No such thing as a silly question!
To check the compression: one generally uses a compression tester, which is basically a pressure gauge. You can do it without a gauge by removing the spark plug, and holding your thumb over the plug hole while cranking the engine. The engine should rather strongly push your thumb a bit away from the hole. The pressure should be around 80 pounds per square inch or more, but there won't be a lot of volume, so your thumb won't leave your hand. The engine should push your thumb a bit so the compressed air escapes "with authority". (I would ground the spark plug wire to the block to prevent electrical damage to the mag, since creating spark voltage with no place for it to go can do damage to the mag.) A lack of compression will not cause pressure to move your thumb, and has several causes. Most likely is valve leakage. Before taking the engine apart, you might try squirting a bit of oil in the plug hole. That will temporarily seal the rings and boost compression if the rings are bad. I'd to that second. In other words, thumb test your compression, then squirt the oil in and check it again. An improvement indicates leakage around the rings. That might mean worn rings, or just that the rings are dry from sitting around so long. If you notice increased compression, try starting the engine again. Perhaps the increase in compression will be enough to get it running.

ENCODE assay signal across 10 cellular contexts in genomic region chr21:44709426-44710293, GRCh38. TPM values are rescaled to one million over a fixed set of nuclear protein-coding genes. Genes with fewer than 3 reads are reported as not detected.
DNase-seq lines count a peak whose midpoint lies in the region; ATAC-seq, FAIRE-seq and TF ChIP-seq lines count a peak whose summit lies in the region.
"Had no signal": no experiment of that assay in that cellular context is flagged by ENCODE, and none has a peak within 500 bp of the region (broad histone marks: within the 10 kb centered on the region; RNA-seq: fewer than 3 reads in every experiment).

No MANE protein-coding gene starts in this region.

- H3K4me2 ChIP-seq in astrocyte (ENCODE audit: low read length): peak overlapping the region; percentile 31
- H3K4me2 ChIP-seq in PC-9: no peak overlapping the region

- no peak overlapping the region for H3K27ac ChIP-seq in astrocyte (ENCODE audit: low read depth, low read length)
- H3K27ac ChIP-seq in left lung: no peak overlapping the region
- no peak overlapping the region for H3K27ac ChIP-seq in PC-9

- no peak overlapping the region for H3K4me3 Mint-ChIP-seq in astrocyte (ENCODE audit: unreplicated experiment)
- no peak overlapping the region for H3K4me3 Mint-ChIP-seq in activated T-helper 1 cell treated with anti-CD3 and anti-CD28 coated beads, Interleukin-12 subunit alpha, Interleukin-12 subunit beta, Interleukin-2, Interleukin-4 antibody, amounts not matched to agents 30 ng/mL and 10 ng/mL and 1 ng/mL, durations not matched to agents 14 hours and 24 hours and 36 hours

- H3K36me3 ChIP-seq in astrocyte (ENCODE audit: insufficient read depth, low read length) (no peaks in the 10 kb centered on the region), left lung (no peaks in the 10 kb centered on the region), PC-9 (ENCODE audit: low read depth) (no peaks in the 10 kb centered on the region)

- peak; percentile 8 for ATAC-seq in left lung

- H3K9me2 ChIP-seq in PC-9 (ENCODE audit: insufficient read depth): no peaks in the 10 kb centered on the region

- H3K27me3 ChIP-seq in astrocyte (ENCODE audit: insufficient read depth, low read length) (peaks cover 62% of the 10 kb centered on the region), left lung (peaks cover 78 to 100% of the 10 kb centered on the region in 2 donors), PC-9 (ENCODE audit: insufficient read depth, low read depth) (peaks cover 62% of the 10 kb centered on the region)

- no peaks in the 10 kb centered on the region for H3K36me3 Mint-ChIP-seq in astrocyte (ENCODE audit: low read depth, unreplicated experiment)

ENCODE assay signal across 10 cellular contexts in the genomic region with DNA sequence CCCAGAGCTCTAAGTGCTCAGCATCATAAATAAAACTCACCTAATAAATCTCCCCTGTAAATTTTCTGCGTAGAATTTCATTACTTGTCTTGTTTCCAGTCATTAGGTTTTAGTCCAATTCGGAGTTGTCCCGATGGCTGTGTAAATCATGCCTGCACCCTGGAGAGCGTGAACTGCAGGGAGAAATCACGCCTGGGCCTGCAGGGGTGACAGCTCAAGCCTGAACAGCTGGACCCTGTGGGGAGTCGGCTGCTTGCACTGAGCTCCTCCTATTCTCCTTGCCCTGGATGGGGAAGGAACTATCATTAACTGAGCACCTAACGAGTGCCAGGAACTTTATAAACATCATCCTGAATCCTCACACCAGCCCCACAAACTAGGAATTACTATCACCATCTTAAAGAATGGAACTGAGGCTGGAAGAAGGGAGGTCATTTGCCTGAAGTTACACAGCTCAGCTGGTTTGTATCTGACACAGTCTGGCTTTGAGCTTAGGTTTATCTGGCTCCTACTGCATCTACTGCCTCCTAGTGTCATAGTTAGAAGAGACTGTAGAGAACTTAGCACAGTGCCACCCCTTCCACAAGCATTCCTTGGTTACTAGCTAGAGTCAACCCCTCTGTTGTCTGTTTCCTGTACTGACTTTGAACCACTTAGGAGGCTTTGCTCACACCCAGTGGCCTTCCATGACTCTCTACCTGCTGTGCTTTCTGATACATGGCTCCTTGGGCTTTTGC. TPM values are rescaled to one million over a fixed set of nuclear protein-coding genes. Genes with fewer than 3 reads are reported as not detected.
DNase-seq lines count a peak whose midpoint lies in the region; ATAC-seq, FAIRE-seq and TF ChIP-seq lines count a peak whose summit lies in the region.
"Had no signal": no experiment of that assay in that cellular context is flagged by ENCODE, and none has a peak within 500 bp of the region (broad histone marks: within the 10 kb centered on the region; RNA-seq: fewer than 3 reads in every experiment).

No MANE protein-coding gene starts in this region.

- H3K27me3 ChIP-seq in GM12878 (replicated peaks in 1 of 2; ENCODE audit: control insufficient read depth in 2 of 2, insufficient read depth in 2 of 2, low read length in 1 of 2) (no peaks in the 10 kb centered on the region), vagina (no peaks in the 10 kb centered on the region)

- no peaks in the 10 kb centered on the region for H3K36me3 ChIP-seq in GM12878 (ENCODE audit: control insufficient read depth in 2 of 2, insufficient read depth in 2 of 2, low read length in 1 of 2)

Top Dead Center is a position, not an object. TDC refers to the position of the piston in the cylinder bore. When the piston is as high as it goes in the bore, and the crankshaft is centered right under it, that is TDC. If you can see the piston when looking in the spark plug hole, you can see it moving up and down while the crankshaft turns. When the piston is at the top, it is at or near TDC. Most engines have a mark on the flywheel to indicate TDC, since you can't see the crankshaft itself to see when the crank journal is directly centered under the piston.
A fairly accurate means of finding TDC if it's not marked on the flywheel is to observe the piston's travel. Turn the crank until the piston just starts to move down, and mark that point on the flywheel, next to something that is stationary. Then turn the crank the opposite way, and note when the piston starts to move down again. Mark that position. TDC will be between those two marks. This is just an approximation, but may be helpful in determining when your spark should occur.
In your case, I would expect to hear the magneto impulse coupling snap when the piston is at or very near the top of its travel.
I hope I haven't confused you further! Please feel free to ask whatever questions come to mind. That's why we're here!